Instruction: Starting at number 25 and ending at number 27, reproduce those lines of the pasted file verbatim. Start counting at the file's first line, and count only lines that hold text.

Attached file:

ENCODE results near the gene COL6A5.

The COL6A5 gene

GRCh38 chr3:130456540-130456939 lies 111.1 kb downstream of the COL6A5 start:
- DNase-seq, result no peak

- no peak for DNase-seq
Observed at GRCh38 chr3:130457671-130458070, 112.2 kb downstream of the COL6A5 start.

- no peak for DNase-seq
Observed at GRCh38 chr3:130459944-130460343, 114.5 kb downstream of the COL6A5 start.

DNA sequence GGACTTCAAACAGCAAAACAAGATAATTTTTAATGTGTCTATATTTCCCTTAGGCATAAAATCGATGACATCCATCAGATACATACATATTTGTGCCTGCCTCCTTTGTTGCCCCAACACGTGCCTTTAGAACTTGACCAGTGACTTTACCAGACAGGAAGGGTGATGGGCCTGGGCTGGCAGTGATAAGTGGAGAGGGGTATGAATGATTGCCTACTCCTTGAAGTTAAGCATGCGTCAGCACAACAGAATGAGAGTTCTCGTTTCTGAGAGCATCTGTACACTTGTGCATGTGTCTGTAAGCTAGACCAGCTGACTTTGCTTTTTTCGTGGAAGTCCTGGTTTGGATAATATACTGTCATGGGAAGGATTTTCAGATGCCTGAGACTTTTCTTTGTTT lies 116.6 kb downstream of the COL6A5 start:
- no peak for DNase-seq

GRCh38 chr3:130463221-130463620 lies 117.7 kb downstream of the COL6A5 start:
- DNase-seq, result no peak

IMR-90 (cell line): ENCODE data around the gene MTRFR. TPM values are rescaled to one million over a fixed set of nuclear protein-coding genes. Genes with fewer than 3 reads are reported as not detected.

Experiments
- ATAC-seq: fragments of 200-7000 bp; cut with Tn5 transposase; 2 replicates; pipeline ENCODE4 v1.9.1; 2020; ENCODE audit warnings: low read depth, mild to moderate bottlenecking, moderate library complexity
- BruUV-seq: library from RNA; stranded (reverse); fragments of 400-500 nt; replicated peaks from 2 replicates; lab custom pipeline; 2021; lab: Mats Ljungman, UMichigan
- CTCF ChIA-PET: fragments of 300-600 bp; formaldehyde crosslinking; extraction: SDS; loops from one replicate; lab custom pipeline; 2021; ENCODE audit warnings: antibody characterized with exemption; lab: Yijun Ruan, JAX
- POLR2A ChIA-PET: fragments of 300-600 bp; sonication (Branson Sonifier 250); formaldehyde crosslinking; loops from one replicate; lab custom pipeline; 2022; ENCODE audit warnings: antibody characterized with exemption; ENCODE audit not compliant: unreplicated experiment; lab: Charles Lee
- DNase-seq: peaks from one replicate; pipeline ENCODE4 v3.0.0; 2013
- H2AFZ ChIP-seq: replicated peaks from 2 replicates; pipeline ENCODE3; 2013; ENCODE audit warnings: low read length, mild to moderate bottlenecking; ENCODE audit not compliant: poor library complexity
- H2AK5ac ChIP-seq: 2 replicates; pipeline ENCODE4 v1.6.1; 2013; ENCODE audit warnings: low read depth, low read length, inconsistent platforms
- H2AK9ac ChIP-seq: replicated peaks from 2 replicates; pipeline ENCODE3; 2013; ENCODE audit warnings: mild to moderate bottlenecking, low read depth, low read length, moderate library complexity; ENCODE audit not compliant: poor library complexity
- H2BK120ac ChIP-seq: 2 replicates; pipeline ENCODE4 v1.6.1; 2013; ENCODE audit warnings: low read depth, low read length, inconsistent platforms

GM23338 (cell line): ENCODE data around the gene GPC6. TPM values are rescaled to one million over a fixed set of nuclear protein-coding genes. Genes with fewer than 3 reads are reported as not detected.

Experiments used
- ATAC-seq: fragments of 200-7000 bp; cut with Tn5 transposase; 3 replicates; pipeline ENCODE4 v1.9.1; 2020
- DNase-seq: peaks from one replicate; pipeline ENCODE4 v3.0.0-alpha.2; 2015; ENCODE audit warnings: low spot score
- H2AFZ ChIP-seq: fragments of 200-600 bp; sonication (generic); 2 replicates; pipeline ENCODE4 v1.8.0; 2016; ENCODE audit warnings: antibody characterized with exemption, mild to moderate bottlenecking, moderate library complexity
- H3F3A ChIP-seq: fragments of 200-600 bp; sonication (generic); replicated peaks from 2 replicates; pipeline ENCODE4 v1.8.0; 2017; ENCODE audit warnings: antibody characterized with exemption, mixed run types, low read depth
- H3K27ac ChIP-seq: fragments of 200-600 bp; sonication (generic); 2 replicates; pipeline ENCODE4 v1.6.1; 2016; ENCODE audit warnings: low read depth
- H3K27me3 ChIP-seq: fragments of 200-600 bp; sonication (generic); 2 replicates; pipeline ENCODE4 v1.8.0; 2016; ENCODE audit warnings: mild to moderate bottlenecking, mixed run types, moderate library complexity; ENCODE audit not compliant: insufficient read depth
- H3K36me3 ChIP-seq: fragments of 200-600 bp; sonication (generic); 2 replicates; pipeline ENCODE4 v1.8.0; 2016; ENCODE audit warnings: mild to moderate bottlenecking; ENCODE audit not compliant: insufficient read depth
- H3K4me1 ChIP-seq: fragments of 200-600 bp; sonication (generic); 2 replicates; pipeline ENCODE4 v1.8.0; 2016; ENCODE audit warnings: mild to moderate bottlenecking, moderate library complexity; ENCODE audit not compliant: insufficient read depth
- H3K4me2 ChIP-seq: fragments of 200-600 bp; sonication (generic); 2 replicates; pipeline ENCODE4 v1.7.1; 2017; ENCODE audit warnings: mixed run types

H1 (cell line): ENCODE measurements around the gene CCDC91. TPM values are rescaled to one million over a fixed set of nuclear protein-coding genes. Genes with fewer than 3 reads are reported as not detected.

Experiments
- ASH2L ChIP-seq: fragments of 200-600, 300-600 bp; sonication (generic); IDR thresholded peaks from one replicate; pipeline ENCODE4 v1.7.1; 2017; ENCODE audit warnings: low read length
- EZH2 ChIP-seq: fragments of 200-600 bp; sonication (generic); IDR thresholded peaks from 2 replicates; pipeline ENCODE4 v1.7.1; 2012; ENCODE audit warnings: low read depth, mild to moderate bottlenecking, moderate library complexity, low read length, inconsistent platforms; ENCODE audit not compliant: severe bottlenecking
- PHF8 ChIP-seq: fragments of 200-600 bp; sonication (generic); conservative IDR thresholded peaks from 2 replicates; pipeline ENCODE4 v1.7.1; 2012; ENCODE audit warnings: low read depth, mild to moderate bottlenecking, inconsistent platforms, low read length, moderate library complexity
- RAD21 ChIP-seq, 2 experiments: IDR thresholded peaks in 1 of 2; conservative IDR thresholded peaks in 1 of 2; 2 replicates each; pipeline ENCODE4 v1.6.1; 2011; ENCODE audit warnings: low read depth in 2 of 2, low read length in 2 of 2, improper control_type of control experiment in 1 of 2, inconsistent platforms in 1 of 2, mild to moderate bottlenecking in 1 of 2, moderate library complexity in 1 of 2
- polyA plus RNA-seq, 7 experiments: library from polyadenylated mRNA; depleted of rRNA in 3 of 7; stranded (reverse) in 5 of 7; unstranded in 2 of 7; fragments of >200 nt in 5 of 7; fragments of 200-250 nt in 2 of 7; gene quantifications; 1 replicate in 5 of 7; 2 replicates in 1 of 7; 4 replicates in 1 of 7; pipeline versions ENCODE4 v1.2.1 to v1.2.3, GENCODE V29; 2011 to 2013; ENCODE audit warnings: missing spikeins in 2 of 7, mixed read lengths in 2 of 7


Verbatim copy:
Experiments used
- ATAC-seq: fragments of 200-7000 bp; cut with Tn5 transposase; 3 replicates; pipeline ENCODE4 v1.9.1; 2020
- DNase-seq: peaks from one replicate; pipeline ENCODE4 v3.0.0-alpha.2; 2015; ENCODE audit warnings: low spot score